Arnett, a hard thrower at Indiana University, worked with diminished velocity in most of his outings this year and allowed 11 home runs in 56 1/3 innings while opponents hit him at a .298 clip, including .340 by right-handed batters. He last pitched on Saturday against Dayton and allowed seven runs, only three of them earned, on nine hits in 5 2/3 innings.

Arnett's velocity "is selectively down," Ash said. "If you look at the game reports, there are pitches that he throws with the same kind of velocity that out scouts saw in college. He just doesn't do it consistently, for whatever reason. There have been 94[-mph pitches] on the game reports."

The Brewers also demoted their second pick in last year's Draft. Outfielder Kentrail Davis, selected in the supplemental first round out of the University of Tennessee, 39th overall, was transferred one step down from Class A Brevard County to Wisconsin.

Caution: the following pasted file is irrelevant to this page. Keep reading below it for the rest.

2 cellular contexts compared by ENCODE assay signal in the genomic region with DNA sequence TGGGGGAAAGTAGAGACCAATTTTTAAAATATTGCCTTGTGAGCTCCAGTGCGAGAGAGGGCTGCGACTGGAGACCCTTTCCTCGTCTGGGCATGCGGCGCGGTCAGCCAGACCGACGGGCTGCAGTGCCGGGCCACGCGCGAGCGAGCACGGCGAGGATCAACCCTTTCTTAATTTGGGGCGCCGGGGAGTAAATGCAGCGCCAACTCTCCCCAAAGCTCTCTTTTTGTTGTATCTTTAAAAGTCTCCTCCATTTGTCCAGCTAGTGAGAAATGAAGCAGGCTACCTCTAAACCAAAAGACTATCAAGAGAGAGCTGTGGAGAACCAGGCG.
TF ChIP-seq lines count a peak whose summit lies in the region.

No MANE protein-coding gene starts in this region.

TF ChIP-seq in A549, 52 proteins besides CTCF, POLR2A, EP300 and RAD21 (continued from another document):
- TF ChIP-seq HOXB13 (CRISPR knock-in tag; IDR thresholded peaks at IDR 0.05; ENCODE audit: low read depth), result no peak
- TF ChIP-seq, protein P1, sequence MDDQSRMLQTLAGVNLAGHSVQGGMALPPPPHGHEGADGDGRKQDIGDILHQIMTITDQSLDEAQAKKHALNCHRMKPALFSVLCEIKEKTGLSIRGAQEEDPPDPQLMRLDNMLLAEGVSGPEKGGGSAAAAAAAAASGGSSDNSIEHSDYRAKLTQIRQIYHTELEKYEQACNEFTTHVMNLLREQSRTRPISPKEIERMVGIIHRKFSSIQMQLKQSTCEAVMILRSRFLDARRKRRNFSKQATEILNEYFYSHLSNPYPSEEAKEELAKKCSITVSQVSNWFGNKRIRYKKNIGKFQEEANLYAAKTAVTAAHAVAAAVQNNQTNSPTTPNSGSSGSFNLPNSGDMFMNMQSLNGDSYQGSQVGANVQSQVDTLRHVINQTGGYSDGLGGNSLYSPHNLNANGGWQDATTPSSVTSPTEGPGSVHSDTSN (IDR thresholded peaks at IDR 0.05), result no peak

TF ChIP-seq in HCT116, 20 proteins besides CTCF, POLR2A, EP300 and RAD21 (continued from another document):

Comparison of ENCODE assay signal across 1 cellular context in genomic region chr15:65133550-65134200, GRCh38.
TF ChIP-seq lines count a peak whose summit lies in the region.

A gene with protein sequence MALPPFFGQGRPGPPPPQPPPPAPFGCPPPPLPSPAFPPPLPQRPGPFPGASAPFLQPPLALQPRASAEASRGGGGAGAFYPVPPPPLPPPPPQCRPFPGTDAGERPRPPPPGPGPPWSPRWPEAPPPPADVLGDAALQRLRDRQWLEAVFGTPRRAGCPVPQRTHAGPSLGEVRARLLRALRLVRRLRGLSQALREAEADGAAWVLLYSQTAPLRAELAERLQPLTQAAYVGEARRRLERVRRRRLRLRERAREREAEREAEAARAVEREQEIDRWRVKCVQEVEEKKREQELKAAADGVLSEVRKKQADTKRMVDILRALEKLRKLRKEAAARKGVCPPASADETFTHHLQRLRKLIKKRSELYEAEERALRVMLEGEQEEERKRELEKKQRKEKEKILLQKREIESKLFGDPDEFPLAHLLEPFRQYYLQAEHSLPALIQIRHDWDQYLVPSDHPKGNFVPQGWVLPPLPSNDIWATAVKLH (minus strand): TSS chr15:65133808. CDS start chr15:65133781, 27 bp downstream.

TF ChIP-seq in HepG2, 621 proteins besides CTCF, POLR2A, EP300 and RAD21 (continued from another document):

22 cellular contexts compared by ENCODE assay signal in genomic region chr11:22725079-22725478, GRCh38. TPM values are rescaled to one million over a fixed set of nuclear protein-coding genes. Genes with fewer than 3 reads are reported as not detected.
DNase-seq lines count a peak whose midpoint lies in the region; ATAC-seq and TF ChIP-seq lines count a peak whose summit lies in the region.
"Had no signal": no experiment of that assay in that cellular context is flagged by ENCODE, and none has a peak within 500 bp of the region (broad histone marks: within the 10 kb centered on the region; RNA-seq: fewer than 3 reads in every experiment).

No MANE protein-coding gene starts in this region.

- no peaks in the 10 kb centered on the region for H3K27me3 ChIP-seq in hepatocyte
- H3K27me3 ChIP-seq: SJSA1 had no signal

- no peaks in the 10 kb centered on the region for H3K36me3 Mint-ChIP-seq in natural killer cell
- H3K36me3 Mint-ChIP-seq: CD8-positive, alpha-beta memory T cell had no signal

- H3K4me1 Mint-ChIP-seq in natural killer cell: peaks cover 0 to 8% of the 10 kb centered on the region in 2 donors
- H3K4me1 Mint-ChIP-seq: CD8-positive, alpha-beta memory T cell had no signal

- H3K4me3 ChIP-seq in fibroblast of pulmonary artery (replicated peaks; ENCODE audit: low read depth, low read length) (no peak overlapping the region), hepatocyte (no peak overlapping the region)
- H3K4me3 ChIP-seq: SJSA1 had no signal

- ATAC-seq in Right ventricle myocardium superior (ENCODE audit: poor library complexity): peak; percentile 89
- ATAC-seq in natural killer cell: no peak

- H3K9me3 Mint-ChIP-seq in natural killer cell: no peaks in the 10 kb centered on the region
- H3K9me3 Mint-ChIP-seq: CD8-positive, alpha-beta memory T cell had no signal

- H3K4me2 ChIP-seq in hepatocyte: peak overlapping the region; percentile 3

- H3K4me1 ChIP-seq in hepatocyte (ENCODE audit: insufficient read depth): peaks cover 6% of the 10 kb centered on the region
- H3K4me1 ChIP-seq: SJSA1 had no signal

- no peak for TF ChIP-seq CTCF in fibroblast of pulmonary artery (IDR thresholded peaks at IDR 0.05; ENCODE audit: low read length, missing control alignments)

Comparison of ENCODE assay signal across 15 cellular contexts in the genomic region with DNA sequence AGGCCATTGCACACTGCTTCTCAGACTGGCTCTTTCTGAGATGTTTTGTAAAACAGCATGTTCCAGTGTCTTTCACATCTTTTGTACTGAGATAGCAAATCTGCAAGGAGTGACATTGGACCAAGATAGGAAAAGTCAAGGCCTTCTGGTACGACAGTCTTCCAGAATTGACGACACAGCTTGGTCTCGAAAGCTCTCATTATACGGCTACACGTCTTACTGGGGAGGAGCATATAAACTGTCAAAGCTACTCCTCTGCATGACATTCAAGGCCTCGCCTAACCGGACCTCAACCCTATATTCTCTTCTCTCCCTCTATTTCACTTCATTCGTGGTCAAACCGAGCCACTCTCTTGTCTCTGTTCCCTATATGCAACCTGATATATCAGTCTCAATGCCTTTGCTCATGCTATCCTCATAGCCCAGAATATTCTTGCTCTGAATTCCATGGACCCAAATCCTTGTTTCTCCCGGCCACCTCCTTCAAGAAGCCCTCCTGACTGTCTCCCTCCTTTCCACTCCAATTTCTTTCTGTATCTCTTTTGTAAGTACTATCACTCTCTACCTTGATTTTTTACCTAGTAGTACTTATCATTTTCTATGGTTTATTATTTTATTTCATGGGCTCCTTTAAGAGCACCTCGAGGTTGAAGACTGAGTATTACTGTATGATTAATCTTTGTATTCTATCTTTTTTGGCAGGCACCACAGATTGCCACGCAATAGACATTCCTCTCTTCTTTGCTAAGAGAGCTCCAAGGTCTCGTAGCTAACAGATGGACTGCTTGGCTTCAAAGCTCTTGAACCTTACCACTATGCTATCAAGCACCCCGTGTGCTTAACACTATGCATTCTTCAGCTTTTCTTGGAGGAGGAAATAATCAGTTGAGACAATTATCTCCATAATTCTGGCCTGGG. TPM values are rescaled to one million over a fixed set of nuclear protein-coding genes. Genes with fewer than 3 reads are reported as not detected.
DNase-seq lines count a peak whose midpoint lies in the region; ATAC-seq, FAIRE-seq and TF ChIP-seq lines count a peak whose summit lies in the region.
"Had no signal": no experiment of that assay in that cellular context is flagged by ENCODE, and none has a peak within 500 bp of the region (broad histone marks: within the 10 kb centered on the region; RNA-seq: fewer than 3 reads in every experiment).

He batted .244 with a .380 on-base percentage and 17 RBIs in 33 games at Brevard County.

"He has struggled with health, staying healthy with his legs," Ash said. "[Farm director Reid Nichols'] thinking was trying to get him in a little cooler weather without the heat and humidity. See if that makes any difference."

Brewers-Angels last time? 17 innings

ANAHEIM -- The Brewers began an Interleague series against the Angels for the first time in six years on Monday. The last time these teams met, they made it worth the price of admission.

In that series opener on June 8, 2004, Ben Sheets was nearly perfect over nine innings and the Brewers and Angels stayed locked in a scoreless tie until the 17th, when Scott Podsednik's double gave Milwaukee a 1-0 win. Craig Counsell scampered home from first base to score the only run.

"Did I?" Counsell asked Monday. "I don't remember that. What I do remember is that Ben Sheets pitched a great game and Vladimir Guerrero hit a ball through the hole. I was mad I didn't get it."